Size matters. Anamophic artist Jonty Hurwitz’s new sculpture series recreates the smallest human form ever at 20x80x100 microns, or roughly the scale of a human sperm. According to Hurwitz’s website, the size of these sculptures approximately equals the amount your fingernails grow every 5 or 6 hours. These tiny art works are too small to be seen by the naked eye!
We’ve previously covered Hurwitz’s warped sculptures on beautiful/decay, which also used physics to challenge human perception. These new nano sculptures, “Trust”, “Cupid and Psyche: The First Kiss”, and “Intensity”, explore the idea of science vs. legend, myth vs. reality. Created with a ground-breaking 3D printing technology, the work is ultimately created using two photon absorption—art made with Quantum Physics.
“As technology starts to evolve faster than our human perception is able to handle, the line between science and myth becomes blurred.
We live in an era where the impossible has finally come to pass. We have, in our own little way we have become demigods of creation in our physical world…. The nano works that I present to you here represent more that just a feat of science though. They represent the moment in history that we ourselves are able to create a full human form at the same scale as the sperm that creates us in order to facilitate the creation.”
Despite their microscopic size, these are detailed sculptures, with individual feathers in Cupid’s wings and tiny fingers, belly-buttons, and ears. It’s almost impossible to imagine that these realistic, emotive human figures are much smaller than an ant’s eye.
“The absolute fact is this: the human eye is unable to see these sculptures. In your hand all you see is a small mirror with … nothing on it. The only way to perceive these works is on the screen of powerful scanning electron microscope. Can you be sure of its existence if your basic senses are telling you that nothing is there?”
These sculptures were created in collaboration with The Karlsruhe Institute of Technology and the Weitzmann Institute of Science and involved over 10 people as a working team over several months.
Superheroes and toys, clever photography and computer magic, familiar figures and surreal scenes—Ottowa photographer Daniel Picard may have found the perfect recipe in his series “Figure Fantasy.” Using items from Hot Toys and Sideshow Collectibles, he sets up scenarios on location and shoots them, making the 6” to 12″ tall toys look like they are full-size.
“Seeing Superman stop a train in danger is quite common, but making him take a selfie while doing it is something new and quite silly and that’s how I try to approach my photos: I take these characters from different books and movies and mix them up and make them do things that we’ve never seen them do before because that’s the freedom I have in using these awesome poseable figures and they’ve truly become the perfect ‘actors’ for my scenes.”
The photos feel like a very well executed glimpse behind the scenes. It turns out that when the cameras are off, even Darth Vader has to pee. Batman is a snitch, the Joker is building his own LEGO Gotham, and the IG-88 Assassin Droid practices yoga on the beach. Picard’s childhood interest in comic books serves him well here. From the very first, impromptu, photo of a robot in a field holding a blue balloon, the images have been funny, sometimes scary, sometimes wistful, and always cool.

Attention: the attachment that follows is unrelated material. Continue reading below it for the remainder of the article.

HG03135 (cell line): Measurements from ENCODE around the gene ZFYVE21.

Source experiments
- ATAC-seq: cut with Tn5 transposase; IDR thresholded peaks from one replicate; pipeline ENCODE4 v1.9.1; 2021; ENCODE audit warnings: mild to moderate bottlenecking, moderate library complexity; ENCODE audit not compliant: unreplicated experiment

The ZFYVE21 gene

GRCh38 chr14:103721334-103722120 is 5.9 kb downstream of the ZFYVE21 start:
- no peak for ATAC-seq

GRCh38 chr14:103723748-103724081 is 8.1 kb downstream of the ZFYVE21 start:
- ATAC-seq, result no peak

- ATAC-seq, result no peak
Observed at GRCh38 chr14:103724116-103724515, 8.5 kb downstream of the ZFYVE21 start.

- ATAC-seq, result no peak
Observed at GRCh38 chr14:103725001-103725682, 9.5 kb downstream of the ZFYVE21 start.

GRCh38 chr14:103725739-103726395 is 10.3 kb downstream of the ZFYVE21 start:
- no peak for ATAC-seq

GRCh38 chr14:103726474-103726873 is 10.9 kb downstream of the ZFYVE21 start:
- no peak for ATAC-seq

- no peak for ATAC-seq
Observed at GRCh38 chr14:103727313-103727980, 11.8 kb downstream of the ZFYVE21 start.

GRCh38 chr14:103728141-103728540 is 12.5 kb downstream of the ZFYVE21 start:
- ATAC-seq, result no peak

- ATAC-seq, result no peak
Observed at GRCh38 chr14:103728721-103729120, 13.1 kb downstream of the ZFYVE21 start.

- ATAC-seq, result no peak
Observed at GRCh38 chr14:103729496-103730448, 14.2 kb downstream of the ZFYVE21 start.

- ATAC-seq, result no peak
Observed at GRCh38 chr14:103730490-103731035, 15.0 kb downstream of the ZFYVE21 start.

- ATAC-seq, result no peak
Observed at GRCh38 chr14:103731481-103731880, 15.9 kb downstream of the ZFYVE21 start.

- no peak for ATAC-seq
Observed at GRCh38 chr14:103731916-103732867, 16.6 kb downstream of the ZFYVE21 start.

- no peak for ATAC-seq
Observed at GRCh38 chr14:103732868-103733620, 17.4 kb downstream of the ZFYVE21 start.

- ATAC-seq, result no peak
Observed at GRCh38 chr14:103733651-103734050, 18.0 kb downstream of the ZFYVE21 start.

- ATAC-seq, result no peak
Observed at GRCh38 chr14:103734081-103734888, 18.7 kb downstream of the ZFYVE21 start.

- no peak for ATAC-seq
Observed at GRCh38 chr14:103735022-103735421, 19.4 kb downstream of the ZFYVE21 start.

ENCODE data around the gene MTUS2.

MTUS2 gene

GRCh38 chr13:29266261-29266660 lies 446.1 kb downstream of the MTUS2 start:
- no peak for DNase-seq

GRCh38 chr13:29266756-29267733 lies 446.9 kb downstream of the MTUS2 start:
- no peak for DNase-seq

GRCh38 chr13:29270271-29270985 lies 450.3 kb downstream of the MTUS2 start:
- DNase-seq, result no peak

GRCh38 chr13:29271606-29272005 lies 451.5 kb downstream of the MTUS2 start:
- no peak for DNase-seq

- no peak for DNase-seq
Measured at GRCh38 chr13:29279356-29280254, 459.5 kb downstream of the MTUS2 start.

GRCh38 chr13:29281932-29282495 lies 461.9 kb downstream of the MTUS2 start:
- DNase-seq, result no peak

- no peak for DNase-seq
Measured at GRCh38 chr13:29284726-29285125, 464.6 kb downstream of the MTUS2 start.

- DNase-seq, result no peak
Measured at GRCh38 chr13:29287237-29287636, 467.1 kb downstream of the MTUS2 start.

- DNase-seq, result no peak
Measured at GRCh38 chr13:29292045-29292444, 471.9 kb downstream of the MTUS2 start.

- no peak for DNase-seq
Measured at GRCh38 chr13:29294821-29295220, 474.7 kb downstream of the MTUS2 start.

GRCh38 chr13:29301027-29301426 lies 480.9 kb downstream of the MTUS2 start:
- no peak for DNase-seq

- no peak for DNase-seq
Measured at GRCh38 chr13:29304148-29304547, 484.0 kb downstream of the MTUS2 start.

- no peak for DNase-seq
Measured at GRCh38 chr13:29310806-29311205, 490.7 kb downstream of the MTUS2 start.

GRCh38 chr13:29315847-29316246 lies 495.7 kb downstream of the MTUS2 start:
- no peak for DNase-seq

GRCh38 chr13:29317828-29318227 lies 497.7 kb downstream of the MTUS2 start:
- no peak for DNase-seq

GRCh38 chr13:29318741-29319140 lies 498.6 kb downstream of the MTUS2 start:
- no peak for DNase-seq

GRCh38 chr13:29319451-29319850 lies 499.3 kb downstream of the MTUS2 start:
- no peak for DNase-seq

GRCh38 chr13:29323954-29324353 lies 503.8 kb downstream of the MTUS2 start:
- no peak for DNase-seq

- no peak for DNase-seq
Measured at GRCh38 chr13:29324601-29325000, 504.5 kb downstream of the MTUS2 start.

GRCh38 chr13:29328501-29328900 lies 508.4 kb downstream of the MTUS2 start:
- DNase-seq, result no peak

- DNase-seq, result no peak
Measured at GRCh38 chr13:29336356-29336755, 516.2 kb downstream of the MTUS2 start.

“I see places and think of photos, scenes and angles in my head, then [I] come home and sketch things out while looking at my collection to see who could be cool to use and how to pose them.” (Source)
Picard has recently teamed up with Sideshow Collectibles for some as-of-now unannounced projects, using their 12” figures as well as their statues. Follow him on Twitter and Facebook for updates and new photos!
Using herself as a model, Spanish photographer Ángela Burón creates surreal and often optically perplexing photographs. With askew imagery and mysterious compositions, Burón seeks to disorient the viewer and prompts them to question the reality of what they are seeing.
While Burón boasts a diverse body of work, a common motif in her photographs is a focus on hybridity. Feet replaced by hands, breasts conjoined with thighs, and legs sporting two sets of knees are just a few examples of these peculiar pieces, which make up a large portion of her celebrated portfolio.
In addition to her surreal photographs, Burón also dabbles in more conventional portraiture. Spanning coy self-portraits, sensual nudes, shots of amorous couples, and even a close-up of a bright-eyed cat, these works—though seemingly realistic—still convey the artist’s unique and curious style. Characterized by unnatural poses and disconcerting expressions, this side of Burón’s oeuvre still captures her inherent tendency toward the surreal and, thus, portrays her unique and unusual style. (Via Inkult)
Sculptor Monica Piloni takes body horror and gives it an acid bath in the surreal. Remember how traumatizing Labyrinth was? Specifically, the scene with the “helping hands”? Now imagine that times a million — sans David Bowie, but plus whatever Ziggy Stardust was on.